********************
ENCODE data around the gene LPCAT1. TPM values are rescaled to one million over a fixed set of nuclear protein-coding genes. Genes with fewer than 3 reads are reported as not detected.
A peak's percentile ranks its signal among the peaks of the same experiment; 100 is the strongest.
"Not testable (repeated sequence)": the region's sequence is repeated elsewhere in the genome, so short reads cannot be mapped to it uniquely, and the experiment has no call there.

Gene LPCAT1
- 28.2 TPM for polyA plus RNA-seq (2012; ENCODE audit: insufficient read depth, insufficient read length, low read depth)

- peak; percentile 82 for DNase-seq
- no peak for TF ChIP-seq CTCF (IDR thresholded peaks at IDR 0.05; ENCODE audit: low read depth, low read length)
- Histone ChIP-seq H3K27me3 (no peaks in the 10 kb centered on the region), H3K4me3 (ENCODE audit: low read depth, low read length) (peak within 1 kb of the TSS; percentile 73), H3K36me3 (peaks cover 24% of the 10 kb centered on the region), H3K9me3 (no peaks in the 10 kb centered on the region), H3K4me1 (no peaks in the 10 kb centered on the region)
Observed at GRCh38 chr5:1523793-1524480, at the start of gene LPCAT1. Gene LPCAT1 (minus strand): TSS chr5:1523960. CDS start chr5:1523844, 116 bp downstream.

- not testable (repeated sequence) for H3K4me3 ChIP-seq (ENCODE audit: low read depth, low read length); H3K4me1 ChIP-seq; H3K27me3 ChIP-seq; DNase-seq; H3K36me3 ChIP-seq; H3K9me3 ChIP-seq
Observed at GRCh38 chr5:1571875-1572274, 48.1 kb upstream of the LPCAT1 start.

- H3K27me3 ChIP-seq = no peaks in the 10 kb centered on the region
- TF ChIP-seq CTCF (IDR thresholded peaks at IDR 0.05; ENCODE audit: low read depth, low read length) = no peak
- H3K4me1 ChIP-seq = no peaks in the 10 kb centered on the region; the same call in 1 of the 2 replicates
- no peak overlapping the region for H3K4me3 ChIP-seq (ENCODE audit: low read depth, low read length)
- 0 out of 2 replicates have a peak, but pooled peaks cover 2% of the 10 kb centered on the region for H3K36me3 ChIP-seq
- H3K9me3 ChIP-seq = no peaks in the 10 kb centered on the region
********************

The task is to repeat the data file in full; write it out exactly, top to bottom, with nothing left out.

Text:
ENCODE data around the gene LPCAT1. TPM values are rescaled to one million over a fixed set of nuclear protein-coding genes. Genes with fewer than 3 reads are reported as not detected.
A peak's percentile ranks its signal among the peaks of the same experiment; 100 is the strongest.
"Not testable (repeated sequence)": the region's sequence is repeated elsewhere in the genome, so short reads cannot be mapped to it uniquely, and the experiment has no call there.

Gene LPCAT1
- 28.2 TPM for polyA plus RNA-seq (2012; ENCODE audit: insufficient read depth, insufficient read length, low read depth)

- peak; percentile 82 for DNase-seq
- no peak for TF ChIP-seq CTCF (IDR thresholded peaks at IDR 0.05; ENCODE audit: low read depth, low read length)
- Histone ChIP-seq H3K27me3 (no peaks in the 10 kb centered on the region), H3K4me3 (ENCODE audit: low read depth, low read length) (peak within 1 kb of the TSS; percentile 73), H3K36me3 (peaks cover 24% of the 10 kb centered on the region), H3K9me3 (no peaks in the 10 kb centered on the region), H3K4me1 (no peaks in the 10 kb centered on the region)
Observed at GRCh38 chr5:1523793-1524480, at the start of gene LPCAT1. Gene LPCAT1 (minus strand): TSS chr5:1523960. CDS start chr5:1523844, 116 bp downstream.

- not testable (repeated sequence) for H3K4me3 ChIP-seq (ENCODE audit: low read depth, low read length); H3K4me1 ChIP-seq; H3K27me3 ChIP-seq; DNase-seq; H3K36me3 ChIP-seq; H3K9me3 ChIP-seq
Observed at GRCh38 chr5:1571875-1572274, 48.1 kb upstream of the LPCAT1 start.

- H3K27me3 ChIP-seq = no peaks in the 10 kb centered on the region
- TF ChIP-seq CTCF (IDR thresholded peaks at IDR 0.05; ENCODE audit: low read depth, low read length) = no peak
- H3K4me1 ChIP-seq = no peaks in the 10 kb centered on the region; the same call in 1 of the 2 replicates
- no peak overlapping the region for H3K4me3 ChIP-seq (ENCODE audit: low read depth, low read length)
- 0 out of 2 replicates have a peak, but pooled peaks cover 2% of the 10 kb centered on the region for H3K36me3 ChIP-seq
- H3K9me3 ChIP-seq = no peaks in the 10 kb centered on the region